|Operator||U.S. Air Force|
|COSPAR ID||1985-093A |
|Mission duration||5 years (planned)|
8.5 years (achieved)
|Spacecraft type||GPS Block I|
|Manufacturer||Rockwell Space Systems |
|Launch mass||758 kg (1,671 lb) |
|Dimensions||5.3 meters of long|
|Start of mission|
|Launch date||9 October 1985, 02:53 UTC|
|Rocket||Atlas E / SGS-2|
|Launch site||Vandenberg, SLC-3W |
|Entered service||8 November 1985|
|End of mission|
|Deactivated||14 April 1994|
|Reference system||Geocentric orbit |
|Regime||Medium Earth orbit|
|Perigee altitude||19,829 km (12,321 mi)|
|Apogee altitude||20,532 km (12,758 mi)|
USA-10, also known as Navstar 11, GPS I-11 and GPS SVN-11, was an American navigation satellite launched in 1985 as part of the Global Positioning System development programme. It was the last of eleven Block I GPS satellites to be launched.
Global Positioning System (GPS) was developed by the U.S. Department of Defense to provide all-weather round-the-clock navigation capabilities for military ground, sea, and air forces. Since its implementation, GPS has also become an integral asset in numerous civilian applications and industries around the globe, including recreational used (e.g., boating, aircraft, hiking), corporate vehicle fleet tracking, and surveying. GPS employs 24 spacecraft in 20,200 km circular orbits inclined at 55°. These vehicles are placed in 6 orbit planes with four operational satellites in each plane.
The first eleven spacecraft (GPS Block 1) were used to demonstrate the feasibility of the GPS system. They were 3-axis stabilized, nadir pointing using reaction wheels. Dual solar arrays supplied over 400 watts. They had S-band communications for control and telemetry and Ultra high frequency (UHF) cross-link between spacecraft. They were manufactured by Rockwell Space Systems, were 5.3 meters across with solar panels deployed, and had a design life expectancy of 5 years. Unlike the later operational satellites, GPS Block 1 spacecraft were inclined at 63°.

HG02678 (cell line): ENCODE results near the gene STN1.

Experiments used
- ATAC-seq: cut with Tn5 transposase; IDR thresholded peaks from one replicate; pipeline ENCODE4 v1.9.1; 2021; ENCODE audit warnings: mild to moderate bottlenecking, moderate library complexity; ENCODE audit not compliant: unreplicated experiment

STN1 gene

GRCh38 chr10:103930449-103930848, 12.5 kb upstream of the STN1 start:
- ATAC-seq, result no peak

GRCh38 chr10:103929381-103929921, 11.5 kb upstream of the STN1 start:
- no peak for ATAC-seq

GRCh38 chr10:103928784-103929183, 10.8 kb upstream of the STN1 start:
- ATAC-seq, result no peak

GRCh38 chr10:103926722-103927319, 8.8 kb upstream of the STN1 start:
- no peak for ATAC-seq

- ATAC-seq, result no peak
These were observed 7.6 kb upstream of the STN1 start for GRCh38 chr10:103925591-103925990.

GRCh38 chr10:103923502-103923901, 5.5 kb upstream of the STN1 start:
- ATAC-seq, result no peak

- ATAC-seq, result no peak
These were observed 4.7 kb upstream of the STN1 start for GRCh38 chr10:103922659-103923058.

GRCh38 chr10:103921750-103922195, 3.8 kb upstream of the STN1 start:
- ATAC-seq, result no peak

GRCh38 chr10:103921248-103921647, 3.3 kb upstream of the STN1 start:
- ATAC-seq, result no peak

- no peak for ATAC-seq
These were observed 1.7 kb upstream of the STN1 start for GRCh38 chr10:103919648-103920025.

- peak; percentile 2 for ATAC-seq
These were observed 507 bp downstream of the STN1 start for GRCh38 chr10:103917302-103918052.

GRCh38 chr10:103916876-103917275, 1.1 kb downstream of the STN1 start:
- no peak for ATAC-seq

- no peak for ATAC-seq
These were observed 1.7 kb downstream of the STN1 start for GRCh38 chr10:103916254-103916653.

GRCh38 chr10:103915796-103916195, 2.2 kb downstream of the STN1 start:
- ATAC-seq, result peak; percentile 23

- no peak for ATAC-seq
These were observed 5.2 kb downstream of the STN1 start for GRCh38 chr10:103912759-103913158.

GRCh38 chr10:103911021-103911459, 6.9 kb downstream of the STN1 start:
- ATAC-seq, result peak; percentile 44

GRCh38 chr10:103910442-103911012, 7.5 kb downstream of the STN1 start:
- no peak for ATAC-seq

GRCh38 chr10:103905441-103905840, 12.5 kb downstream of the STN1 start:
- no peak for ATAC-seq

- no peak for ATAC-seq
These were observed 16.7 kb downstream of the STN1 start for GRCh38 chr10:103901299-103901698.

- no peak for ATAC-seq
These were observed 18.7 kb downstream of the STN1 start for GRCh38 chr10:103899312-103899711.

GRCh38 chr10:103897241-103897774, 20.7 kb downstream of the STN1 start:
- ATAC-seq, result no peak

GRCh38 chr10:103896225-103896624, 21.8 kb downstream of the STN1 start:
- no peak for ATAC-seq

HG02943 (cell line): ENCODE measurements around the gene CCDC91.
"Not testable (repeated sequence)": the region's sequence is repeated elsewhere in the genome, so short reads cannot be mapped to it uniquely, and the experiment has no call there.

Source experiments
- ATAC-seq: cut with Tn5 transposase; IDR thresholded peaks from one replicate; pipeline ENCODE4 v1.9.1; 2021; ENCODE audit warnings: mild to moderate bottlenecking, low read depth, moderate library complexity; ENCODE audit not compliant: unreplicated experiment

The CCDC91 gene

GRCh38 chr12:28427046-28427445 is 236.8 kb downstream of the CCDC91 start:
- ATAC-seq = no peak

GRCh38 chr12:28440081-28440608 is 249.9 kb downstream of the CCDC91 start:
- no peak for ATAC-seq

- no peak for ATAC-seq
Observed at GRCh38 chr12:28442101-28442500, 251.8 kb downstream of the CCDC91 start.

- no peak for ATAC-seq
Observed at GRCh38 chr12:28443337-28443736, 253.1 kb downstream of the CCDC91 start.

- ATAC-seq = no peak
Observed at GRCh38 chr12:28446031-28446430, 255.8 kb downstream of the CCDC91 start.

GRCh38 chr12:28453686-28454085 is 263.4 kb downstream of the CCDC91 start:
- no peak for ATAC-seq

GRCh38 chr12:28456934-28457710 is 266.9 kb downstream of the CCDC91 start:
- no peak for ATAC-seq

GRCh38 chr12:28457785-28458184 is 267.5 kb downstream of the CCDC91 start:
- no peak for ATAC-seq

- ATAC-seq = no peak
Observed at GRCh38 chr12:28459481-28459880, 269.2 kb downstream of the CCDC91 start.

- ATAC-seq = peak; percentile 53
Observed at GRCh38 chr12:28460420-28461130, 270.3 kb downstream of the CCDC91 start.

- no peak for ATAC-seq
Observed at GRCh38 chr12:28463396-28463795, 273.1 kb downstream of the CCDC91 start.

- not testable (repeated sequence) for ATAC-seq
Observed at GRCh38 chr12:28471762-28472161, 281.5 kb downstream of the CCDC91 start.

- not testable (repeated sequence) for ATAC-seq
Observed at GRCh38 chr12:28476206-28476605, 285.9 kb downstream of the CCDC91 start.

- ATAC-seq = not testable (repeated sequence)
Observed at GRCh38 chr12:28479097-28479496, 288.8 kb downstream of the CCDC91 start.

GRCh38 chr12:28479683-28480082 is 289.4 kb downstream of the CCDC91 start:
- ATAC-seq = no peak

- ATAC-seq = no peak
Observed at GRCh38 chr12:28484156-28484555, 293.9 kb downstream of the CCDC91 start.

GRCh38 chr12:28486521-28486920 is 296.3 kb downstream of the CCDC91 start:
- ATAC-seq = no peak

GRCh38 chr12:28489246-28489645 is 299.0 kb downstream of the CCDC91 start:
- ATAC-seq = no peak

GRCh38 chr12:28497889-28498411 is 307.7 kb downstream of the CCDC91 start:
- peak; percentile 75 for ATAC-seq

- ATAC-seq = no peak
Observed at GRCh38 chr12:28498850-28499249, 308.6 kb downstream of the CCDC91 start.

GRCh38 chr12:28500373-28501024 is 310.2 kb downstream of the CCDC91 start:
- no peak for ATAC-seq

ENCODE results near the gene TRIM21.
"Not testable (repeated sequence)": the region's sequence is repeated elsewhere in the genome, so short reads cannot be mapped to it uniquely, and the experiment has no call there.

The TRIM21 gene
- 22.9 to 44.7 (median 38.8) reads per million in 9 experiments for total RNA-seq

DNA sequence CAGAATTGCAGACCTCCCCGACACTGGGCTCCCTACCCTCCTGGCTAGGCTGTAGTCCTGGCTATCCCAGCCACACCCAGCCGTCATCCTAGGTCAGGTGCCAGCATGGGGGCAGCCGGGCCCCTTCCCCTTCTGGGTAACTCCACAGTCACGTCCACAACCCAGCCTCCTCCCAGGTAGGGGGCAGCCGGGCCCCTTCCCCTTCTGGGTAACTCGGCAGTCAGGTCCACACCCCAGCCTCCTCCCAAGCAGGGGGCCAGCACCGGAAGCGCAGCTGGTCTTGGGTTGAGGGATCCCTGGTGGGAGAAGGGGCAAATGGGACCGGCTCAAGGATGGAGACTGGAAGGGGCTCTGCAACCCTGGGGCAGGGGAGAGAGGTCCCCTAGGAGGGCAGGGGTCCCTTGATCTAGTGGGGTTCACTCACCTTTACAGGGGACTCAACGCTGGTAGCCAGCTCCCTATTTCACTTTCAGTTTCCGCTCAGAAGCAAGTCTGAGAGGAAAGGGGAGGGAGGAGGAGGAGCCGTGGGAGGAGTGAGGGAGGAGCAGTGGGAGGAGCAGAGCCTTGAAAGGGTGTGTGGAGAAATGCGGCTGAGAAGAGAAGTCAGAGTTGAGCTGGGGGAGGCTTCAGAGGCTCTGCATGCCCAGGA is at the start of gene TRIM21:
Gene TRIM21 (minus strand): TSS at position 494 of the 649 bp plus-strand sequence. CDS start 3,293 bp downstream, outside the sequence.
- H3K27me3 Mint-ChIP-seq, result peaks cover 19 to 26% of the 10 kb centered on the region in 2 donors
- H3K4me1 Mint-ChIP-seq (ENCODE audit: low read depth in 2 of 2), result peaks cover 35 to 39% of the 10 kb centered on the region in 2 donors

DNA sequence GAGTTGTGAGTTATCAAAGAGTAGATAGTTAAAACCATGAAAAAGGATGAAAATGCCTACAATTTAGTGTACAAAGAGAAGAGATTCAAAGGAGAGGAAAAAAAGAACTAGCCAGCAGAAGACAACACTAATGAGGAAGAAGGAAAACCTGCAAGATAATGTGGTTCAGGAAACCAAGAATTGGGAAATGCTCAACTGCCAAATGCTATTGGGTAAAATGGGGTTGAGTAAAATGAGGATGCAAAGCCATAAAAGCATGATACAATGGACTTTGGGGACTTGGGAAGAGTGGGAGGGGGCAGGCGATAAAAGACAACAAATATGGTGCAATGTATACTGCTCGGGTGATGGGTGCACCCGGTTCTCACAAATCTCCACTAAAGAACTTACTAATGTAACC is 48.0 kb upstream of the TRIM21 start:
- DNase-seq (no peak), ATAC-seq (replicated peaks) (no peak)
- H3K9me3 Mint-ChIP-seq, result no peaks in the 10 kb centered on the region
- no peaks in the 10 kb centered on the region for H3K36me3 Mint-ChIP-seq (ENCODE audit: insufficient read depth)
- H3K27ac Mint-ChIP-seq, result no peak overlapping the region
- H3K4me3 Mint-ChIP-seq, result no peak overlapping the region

USA-10 was launched at 02:53 UTC on 9 October 1985, atop an Atlas E launch vehicle with an SGS-2 upper stage. The Atlas used had the serial number 55E, and was originally built as an Atlas E. The launch took place from Space Launch Complex 3W at Vandenberg Air Force Base, and placed USA-10 into a transfer orbit. The satellite raised itself into medium Earth orbit using a Star-27 apogee motor.
By 8 November 1985, USA-10 had been raised to an orbit with a perigee of 19,829 km (12,321 mi), an apogee of 20,532 km (12,758 mi), a period of 717.90 minutes, and 63.40° of inclination to the equator. The satellite had a design life of 5 years and a mass of 758 kg (1,671 lb). It broadcast the PRN 03 signal in the GPS demonstration constellation, and was retired from service on 14 April 1994.